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N.Y. Daily News – From Casey Anthony to Alice Crimmins moms on trial mesmerize

Posted by 4love2love on July 1, 2011

PATRICE O’SHAUGHNESSY

Thursday, June 30th 2011, 4:00 AM

Alice Crimmins (l.) captivated the public's attention during her trial for murder in the 1960s in the same way that the Casey Anthony trial fascinates the country.

News Archive and Red Huber/AP

Alice Crimmins (l.) captivated the public’s attention during her trial for murder in the 1960s in the same way that the Casey Anthony trial fascinates the country.

An attractive twenty-something mother, accused of killing her daughter so she would be free to party. She showed no emotion when her child’s body was found. Her case is a media sensation. A parade of lovers testify about her wild lifestyle. Court pundits say she’s guilty of being a bad mother, but it doesn’t prove she’s a murderer.

Forty-six years ago next month, there was Alice Crimmins, who was to the New York tabloids what Casey Anthony is to cable TV and the Internet this summer.

I remember buying the Daily News each morning for my parents and seeing Crimmins in the paper, in fashionable outfits, boufant hair, flawless makeup – and demonized.

She kept the city riveted all through the summer, after her two kids vanished and turned up murdered.

Her daughter’s funeral was held at St. Raymond’s Church on E. Tremont Ave. Our family priest, the Rev. Michael Gannon, said the Mass, and shooed photographers and cameramen away from the grave at St. Raymond’s Cemetery, where Edmund Jr. was also buried later.

Crimmins, 26, was called strawberry-blonde, titian-haired, flame-haired, shapely, a sexpot, a swinger. The sexual revolution and the women’s liberation movement were just starting, so she was villified for her numerous boyfriends and time in nightclubs.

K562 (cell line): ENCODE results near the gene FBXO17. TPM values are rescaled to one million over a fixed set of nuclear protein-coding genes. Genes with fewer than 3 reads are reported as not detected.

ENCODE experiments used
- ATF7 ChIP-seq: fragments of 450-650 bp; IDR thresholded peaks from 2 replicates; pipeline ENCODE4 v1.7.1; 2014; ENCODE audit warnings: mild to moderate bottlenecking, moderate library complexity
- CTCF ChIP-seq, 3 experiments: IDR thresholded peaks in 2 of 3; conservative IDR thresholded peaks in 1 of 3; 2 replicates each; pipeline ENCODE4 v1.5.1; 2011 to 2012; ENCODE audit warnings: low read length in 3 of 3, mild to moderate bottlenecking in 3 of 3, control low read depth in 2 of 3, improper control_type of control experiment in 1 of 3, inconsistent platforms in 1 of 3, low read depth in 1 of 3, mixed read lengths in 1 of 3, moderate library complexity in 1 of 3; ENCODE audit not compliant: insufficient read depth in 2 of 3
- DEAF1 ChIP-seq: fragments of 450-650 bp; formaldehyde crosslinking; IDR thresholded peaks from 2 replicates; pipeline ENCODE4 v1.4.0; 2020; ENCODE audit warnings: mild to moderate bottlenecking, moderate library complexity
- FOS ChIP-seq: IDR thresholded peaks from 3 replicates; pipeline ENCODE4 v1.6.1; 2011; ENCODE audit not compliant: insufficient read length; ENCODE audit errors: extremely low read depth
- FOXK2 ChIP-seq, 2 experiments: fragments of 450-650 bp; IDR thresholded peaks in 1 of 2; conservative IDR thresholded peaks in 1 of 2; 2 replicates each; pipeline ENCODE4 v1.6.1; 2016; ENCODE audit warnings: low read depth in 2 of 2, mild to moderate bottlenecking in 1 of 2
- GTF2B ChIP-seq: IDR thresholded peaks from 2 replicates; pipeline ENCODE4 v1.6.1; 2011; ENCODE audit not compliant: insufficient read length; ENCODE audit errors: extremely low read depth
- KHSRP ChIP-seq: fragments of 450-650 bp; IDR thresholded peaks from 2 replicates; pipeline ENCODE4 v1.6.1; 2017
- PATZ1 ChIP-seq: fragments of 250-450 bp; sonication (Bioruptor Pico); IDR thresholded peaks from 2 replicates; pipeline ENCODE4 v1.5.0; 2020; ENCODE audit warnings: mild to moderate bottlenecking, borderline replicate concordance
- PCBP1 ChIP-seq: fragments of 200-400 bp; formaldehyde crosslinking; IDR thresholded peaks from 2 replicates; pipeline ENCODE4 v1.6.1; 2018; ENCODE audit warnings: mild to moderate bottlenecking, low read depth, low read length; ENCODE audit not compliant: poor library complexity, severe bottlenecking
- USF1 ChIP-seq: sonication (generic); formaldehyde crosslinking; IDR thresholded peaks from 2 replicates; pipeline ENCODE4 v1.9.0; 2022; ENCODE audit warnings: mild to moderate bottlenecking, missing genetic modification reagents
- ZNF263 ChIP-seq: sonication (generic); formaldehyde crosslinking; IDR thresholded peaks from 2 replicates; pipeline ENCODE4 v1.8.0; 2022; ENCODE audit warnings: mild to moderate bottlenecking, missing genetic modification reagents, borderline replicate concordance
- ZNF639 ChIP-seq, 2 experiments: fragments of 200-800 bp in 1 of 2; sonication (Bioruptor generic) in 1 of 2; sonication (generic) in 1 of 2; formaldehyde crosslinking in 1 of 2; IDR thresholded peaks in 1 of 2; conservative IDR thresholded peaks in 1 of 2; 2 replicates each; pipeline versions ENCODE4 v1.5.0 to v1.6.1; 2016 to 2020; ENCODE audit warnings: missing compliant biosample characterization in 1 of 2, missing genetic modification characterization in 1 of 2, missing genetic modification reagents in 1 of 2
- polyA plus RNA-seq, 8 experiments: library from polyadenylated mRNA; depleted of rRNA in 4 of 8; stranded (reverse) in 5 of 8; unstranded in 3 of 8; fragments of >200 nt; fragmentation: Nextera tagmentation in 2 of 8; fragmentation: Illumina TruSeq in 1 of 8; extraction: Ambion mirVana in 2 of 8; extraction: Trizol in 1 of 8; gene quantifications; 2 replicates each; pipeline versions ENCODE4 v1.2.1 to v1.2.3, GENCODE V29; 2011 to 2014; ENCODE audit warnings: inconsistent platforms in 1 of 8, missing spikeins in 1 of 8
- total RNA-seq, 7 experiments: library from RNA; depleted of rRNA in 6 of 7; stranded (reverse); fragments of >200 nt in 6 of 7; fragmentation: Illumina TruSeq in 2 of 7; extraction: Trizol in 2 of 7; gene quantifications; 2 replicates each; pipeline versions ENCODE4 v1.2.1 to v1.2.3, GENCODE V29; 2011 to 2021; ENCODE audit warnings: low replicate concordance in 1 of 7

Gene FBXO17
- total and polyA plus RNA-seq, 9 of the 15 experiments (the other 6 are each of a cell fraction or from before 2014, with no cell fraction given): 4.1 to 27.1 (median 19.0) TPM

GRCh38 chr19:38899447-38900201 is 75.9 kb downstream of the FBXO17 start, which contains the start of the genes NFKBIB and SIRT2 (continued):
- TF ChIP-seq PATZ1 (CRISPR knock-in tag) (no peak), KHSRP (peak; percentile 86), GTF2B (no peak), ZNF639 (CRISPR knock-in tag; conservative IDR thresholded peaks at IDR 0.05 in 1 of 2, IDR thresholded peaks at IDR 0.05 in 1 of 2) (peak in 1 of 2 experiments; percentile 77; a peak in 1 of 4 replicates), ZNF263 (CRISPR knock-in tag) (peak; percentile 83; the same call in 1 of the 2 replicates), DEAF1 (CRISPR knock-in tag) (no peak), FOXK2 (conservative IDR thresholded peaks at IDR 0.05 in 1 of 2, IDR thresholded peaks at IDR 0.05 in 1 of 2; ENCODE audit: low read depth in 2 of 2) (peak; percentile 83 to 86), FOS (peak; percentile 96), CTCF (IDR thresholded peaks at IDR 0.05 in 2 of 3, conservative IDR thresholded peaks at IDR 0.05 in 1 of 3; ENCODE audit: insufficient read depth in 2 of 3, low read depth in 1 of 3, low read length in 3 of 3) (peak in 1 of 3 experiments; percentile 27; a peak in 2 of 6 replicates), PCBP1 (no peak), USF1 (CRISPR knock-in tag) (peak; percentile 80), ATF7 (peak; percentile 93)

Crimmins was born and raised in the Bronx, attended Catholic schools and met and married her husband here.

She had two children with Eddie Crimmins, and they were in a custody battle when Alice Marie, 4, and Edmund, 5, disappeared from their ground-floor Queens apartment on July 14, 1965.

Alice Marie was found within hours in a weeded lot a half-mile away; Edmund a mile away, five days later.

Cops said she was unusually calm, even cold. When shown Alice Marie’s body, Crimmins did not cry. But there was no solid evidence against her.

Anthony, whose daughter, Caylee Marie, 2, was reported missing on July 15, 2008 – a month after she was last seen – and her body was found in December in woods about a mile from their Orlando home.

Anthony, quickly dubbed “tot mom” by Nancy Grace, was revealed to have competed in hot-body contests, working as a shot girl at a bar, dressed in miniskirts and pushup bras while Caylee was missing.

Prosecutors are trying to get a first-degree murder conviction against Anthony, 25. But an autopsy could not pinpoint how Caylee died.

Cops said Anthony did not “show any obvious emotion as to the loss of her child.”

But she lied and changed her story so many times, while Crimmins never wavered.

Significant ink was used on Crimmins – Daily News files have 25 folders of newspaper clippings on her, with several others for her husband and kids.

A half-century after she was in a Queens courthouse, the trial of a murderous mother still fascinates.

Would-be spectators form long lines daily at the courthouse in Florida for Anthony’s trial, and millions are watching all-day coverage on Court TV, reading about it in newspapers and magazines, getting news flashes on Twitter.

Maybe it’s the stream of home videos of Caylee – so alive – that have fixated people on the case. Alice Marie and Edmund Jr. smiled, frozen in black-and-white photos.

In 1968, a jury of 12 married men found Crimmins guilty of manslaughter in her daughter’s death. It was overturned. Then in 1971, she was convicted in both kids’ deaths. It was reversed, but in 1975, the manslaughter conviction was reinstated, and she was in prison until 1977.

The big question now is if Anthony will take the stand, as Crimmins did.

But there is no question that, unlike Crimmins, Anthony will never be able to fade into obscurity.

poshaughnessy@nydailynews.com

Read more: http://www.nydailynews.com/ny_local/bronx/2011/06/30/2011-06-30_mothers_on_trial_mesmerize.html#ixzz1QttnEev7

© Copyright 2011 NYDailyNews.com

 

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